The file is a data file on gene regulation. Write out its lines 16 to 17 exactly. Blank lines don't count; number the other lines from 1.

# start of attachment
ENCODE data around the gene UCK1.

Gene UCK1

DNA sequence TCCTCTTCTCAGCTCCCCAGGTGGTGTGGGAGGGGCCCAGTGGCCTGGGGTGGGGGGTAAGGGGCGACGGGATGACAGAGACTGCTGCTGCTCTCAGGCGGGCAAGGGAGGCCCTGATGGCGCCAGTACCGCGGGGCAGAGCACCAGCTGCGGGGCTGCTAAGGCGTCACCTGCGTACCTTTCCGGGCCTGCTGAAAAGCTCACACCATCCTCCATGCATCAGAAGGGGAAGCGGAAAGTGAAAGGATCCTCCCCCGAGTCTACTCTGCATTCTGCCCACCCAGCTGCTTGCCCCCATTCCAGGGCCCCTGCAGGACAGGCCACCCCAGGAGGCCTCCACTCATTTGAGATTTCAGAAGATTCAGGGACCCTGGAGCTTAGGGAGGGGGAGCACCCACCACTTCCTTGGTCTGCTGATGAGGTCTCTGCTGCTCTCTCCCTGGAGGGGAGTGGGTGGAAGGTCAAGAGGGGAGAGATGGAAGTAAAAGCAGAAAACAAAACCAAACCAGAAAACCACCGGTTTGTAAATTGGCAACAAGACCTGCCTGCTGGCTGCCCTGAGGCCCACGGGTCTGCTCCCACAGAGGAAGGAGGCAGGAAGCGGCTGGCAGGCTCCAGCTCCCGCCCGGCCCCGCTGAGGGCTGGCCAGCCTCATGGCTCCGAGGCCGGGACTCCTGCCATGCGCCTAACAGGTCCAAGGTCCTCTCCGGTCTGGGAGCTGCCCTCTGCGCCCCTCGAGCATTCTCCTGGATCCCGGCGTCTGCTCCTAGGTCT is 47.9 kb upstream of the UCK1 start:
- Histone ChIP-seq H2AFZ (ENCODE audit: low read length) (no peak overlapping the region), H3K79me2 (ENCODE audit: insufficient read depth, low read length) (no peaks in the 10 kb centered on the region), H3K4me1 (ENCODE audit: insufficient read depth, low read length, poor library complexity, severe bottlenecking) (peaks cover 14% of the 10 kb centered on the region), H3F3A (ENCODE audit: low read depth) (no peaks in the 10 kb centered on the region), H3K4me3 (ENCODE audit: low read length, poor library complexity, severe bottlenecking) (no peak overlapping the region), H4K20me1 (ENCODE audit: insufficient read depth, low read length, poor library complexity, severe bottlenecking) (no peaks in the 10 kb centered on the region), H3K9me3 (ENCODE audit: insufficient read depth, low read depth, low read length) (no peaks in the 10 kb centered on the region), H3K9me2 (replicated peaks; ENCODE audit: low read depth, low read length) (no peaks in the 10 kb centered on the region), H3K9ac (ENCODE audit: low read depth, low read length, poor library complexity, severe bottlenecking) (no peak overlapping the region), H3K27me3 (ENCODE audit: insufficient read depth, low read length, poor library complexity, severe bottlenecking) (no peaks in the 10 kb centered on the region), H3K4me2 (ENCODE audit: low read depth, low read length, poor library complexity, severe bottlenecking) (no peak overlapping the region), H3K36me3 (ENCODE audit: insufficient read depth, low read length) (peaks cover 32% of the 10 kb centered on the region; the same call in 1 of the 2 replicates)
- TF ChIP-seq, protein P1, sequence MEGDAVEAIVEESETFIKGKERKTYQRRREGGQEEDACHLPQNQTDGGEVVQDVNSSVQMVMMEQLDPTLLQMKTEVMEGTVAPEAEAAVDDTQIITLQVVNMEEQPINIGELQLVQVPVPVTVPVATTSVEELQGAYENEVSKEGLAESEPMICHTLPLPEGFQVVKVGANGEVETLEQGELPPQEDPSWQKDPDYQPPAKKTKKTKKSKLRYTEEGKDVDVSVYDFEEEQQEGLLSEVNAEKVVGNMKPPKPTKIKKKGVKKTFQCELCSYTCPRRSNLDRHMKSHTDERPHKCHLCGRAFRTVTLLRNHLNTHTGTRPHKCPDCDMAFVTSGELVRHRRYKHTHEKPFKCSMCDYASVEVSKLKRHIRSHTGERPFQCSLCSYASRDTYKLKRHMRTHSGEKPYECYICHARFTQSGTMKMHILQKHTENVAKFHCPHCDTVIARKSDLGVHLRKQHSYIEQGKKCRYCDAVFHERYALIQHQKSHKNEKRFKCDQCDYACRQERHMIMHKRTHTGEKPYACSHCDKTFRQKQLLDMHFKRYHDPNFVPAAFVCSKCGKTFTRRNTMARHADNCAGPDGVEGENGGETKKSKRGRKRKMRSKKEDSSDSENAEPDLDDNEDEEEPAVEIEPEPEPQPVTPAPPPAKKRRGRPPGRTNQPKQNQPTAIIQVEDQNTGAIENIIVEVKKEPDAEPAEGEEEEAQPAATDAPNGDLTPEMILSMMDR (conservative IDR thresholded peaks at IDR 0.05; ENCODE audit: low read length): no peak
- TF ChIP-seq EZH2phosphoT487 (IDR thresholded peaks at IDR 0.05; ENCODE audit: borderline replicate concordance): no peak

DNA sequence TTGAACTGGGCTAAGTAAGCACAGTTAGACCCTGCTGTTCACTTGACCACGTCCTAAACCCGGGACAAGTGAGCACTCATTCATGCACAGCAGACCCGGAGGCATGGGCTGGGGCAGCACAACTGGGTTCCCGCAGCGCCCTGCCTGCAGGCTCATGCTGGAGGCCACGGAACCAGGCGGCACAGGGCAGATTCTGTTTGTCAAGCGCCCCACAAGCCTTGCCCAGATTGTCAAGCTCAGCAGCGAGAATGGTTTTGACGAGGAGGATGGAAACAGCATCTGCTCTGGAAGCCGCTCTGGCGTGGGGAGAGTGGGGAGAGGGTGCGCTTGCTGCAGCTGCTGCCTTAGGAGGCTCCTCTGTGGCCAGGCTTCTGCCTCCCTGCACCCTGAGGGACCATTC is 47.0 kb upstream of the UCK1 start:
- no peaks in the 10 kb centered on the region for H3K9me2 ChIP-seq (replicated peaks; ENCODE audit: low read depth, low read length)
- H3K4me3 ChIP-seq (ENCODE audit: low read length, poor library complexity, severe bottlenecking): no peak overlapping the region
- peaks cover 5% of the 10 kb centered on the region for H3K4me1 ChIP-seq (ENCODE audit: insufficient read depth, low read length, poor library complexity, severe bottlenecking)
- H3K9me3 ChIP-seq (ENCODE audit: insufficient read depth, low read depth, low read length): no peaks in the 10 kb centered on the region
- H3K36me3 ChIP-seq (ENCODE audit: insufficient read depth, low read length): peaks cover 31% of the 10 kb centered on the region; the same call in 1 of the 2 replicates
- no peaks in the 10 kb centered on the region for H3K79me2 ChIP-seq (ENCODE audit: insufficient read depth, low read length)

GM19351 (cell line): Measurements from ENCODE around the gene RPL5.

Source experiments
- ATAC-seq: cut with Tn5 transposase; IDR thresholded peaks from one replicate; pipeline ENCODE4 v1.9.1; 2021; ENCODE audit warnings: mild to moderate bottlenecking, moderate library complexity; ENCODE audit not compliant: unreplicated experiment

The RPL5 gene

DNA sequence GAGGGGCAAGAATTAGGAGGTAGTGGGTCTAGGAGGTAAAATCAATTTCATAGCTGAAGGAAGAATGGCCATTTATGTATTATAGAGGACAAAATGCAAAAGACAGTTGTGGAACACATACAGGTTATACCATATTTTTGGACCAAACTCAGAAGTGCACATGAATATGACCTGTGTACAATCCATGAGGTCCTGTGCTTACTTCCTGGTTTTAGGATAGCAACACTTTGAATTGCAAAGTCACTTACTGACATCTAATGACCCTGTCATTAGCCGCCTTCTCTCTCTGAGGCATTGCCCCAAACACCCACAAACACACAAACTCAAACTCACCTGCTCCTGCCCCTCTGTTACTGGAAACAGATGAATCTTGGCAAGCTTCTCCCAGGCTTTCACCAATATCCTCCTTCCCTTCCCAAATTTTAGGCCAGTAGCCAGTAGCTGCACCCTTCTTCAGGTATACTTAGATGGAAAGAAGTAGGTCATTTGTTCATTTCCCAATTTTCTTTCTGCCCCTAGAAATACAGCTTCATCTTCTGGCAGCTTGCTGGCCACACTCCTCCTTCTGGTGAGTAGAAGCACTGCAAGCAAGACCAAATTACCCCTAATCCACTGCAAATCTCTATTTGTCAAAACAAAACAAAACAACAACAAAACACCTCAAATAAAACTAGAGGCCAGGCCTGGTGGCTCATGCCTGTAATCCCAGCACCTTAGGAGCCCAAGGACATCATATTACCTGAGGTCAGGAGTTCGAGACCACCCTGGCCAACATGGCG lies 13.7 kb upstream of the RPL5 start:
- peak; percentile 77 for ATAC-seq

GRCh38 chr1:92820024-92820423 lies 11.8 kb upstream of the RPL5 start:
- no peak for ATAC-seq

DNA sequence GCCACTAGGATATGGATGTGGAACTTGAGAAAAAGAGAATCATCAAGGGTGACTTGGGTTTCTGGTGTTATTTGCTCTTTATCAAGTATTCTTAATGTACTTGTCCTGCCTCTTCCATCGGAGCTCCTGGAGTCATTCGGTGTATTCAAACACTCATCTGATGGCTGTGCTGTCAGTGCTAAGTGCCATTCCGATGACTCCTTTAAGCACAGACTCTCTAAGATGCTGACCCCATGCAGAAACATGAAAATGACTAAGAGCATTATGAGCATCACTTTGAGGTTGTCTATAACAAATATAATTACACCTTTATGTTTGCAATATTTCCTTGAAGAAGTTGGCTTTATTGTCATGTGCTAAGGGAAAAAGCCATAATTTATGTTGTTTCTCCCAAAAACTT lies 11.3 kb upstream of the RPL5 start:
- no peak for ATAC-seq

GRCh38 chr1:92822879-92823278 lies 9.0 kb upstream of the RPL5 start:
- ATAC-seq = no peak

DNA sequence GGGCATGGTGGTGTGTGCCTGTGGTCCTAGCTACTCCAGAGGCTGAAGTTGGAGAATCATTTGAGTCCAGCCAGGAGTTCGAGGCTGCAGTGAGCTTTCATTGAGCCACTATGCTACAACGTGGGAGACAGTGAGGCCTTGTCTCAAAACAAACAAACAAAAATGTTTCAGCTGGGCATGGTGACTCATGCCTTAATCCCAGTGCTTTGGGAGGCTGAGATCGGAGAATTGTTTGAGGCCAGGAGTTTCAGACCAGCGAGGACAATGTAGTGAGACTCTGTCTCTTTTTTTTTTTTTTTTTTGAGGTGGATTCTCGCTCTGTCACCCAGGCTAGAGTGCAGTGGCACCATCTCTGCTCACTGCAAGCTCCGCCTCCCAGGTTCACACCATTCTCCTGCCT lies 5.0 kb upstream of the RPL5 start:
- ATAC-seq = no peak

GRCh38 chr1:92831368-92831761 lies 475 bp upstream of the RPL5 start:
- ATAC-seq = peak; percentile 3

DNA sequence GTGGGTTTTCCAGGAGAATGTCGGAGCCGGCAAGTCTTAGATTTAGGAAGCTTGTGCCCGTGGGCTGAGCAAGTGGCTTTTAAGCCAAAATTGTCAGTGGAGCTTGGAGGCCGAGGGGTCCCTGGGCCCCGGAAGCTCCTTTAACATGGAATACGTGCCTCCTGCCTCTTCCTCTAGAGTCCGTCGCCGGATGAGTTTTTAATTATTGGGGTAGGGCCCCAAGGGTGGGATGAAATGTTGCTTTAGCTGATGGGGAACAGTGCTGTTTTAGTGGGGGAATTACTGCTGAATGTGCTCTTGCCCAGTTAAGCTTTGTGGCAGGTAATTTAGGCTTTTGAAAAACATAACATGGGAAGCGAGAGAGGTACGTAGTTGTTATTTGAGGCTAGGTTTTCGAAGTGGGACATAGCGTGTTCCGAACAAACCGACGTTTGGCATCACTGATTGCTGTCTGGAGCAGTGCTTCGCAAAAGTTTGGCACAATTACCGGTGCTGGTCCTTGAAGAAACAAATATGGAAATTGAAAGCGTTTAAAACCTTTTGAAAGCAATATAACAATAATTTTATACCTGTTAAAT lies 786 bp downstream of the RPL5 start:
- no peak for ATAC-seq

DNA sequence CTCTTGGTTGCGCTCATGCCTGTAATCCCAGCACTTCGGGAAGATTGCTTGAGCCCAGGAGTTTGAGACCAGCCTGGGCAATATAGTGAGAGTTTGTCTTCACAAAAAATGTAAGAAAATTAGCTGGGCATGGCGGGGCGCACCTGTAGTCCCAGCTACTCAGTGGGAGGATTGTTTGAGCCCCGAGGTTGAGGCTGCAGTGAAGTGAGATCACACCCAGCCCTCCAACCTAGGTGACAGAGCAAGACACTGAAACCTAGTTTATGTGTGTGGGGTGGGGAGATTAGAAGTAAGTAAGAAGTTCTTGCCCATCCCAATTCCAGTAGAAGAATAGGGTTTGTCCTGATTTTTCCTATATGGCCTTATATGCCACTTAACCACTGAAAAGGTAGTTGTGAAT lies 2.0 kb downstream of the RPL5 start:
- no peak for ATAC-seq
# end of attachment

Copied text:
- ATAC-seq: cut with Tn5 transposase; IDR thresholded peaks from one replicate; pipeline ENCODE4 v1.9.1; 2021; ENCODE audit warnings: mild to moderate bottlenecking, moderate library complexity; ENCODE audit not compliant: unreplicated experiment

The RPL5 gene